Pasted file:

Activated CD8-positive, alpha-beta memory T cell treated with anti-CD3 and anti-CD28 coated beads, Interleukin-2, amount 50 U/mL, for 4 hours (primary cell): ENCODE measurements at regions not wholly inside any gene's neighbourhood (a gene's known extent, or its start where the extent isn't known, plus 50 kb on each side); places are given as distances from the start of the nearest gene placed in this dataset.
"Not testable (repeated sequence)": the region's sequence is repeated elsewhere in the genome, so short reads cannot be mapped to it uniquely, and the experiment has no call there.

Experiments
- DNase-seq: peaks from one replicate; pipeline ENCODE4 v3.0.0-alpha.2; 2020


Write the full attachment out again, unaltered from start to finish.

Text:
Activated CD8-positive, alpha-beta memory T cell treated with anti-CD3 and anti-CD28 coated beads, Interleukin-2, amount 50 U/mL, for 4 hours (primary cell): ENCODE measurements at regions not wholly inside any gene's neighbourhood (a gene's known extent, or its start where the extent isn't known, plus 50 kb on each side); places are given as distances from the start of the nearest gene placed in this dataset.
"Not testable (repeated sequence)": the region's sequence is repeated elsewhere in the genome, so short reads cannot be mapped to it uniquely, and the experiment has no call there.

Experiments
- DNase-seq: peaks from one replicate; pipeline ENCODE4 v3.0.0-alpha.2; 2020